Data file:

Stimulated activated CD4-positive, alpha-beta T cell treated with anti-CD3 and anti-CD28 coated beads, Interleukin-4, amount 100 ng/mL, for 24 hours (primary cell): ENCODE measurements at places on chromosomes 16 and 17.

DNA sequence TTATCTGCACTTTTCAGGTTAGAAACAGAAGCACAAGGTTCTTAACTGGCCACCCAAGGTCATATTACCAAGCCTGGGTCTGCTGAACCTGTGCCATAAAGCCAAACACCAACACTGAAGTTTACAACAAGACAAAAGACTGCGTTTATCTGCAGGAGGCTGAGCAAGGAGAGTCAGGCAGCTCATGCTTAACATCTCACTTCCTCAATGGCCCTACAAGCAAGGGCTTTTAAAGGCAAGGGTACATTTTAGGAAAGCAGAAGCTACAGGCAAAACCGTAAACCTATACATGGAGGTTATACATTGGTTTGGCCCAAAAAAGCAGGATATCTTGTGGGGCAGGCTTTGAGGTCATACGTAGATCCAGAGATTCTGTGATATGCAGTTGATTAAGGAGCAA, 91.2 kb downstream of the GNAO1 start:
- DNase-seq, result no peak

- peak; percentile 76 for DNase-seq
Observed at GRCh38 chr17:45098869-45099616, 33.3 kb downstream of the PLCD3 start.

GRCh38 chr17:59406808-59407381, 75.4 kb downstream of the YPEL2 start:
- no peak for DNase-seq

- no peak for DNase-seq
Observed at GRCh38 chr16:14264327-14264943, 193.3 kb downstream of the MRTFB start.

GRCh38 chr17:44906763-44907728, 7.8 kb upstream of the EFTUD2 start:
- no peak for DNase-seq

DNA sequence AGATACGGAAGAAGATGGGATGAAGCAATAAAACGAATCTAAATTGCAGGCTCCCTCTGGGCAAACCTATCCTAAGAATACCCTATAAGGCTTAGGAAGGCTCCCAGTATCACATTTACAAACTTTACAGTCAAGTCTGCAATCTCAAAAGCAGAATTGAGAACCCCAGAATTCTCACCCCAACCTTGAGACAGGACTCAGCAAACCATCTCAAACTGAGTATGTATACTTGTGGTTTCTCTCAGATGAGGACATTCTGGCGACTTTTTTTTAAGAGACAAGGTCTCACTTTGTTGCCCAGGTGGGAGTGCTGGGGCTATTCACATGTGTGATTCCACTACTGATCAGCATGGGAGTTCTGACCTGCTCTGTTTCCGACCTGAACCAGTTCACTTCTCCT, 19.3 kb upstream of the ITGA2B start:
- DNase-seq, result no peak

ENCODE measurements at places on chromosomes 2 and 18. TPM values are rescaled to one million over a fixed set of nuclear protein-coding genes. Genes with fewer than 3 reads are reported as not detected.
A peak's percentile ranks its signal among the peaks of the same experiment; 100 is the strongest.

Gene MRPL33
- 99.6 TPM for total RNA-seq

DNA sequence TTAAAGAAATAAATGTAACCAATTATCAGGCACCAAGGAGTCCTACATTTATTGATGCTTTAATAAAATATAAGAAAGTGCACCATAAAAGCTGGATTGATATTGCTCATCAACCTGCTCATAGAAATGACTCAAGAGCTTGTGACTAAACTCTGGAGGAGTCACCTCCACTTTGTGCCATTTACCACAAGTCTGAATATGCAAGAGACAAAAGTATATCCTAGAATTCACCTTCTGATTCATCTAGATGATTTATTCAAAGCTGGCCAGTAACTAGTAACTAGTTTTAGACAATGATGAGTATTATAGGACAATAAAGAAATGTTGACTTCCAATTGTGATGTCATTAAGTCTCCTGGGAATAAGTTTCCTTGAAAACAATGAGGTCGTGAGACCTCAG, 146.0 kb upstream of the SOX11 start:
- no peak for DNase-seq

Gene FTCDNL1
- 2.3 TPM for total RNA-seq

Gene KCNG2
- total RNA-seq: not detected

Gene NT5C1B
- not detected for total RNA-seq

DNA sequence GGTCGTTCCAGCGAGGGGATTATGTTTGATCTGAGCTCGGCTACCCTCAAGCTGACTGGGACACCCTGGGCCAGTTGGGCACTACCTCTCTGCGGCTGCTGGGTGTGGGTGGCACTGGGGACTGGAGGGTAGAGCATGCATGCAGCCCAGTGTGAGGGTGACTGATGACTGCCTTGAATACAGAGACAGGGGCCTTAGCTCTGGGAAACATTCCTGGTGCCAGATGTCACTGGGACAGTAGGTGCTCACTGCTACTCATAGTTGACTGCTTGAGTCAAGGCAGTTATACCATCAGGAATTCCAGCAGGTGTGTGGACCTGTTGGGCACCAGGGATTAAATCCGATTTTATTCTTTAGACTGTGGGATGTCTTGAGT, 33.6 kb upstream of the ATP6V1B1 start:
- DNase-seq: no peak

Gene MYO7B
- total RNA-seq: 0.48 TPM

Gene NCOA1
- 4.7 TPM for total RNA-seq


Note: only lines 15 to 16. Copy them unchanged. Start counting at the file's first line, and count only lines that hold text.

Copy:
A peak's percentile ranks its signal among the peaks of the same experiment; 100 is the strongest.

Gene MRPL33